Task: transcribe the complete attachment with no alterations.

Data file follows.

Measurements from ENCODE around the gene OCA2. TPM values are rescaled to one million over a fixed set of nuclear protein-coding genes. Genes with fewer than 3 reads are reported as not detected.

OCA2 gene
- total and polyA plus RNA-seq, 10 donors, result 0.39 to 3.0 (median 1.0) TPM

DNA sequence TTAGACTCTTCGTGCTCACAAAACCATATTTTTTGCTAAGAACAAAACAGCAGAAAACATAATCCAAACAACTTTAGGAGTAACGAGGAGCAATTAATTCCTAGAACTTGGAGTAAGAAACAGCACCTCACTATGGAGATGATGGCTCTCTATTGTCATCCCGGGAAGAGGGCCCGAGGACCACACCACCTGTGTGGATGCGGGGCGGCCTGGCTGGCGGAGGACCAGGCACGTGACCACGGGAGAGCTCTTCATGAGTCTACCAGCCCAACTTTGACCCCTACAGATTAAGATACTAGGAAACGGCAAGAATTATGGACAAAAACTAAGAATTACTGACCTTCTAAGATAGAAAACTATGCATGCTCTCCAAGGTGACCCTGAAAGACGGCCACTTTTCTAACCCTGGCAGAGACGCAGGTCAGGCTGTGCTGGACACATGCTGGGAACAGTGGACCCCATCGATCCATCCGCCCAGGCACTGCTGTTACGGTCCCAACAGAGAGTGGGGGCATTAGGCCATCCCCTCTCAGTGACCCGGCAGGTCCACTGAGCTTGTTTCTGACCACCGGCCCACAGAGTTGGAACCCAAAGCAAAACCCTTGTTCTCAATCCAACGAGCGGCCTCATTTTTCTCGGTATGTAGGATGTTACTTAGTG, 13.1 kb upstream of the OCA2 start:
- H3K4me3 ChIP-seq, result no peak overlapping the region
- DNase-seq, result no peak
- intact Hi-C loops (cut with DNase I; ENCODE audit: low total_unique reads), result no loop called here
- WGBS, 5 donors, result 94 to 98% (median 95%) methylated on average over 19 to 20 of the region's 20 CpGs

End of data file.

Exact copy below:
Measurements from ENCODE around the gene OCA2. TPM values are rescaled to one million over a fixed set of nuclear protein-coding genes. Genes with fewer than 3 reads are reported as not detected.

OCA2 gene
- total and polyA plus RNA-seq, 10 donors, result 0.39 to 3.0 (median 1.0) TPM

DNA sequence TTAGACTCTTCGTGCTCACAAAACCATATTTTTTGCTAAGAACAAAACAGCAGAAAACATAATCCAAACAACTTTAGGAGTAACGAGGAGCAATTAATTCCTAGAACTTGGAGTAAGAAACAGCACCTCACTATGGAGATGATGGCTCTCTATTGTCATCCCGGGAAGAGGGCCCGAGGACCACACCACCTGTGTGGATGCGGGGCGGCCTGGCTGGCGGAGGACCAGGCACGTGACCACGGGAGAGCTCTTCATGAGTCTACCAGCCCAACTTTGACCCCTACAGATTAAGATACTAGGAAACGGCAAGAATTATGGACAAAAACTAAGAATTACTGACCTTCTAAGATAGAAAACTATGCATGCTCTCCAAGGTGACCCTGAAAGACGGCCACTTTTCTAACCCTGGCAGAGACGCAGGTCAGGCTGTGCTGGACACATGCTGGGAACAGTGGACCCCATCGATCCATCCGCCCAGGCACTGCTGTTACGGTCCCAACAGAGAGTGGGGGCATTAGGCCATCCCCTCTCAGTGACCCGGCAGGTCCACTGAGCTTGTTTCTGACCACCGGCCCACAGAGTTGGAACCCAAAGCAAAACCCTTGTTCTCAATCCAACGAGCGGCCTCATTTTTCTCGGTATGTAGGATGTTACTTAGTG, 13.1 kb upstream of the OCA2 start:
- H3K4me3 ChIP-seq, result no peak overlapping the region
- DNase-seq, result no peak
- intact Hi-C loops (cut with DNase I; ENCODE audit: low total_unique reads), result no loop called here
- WGBS, 5 donors, result 94 to 98% (median 95%) methylated on average over 19 to 20 of the region's 20 CpGs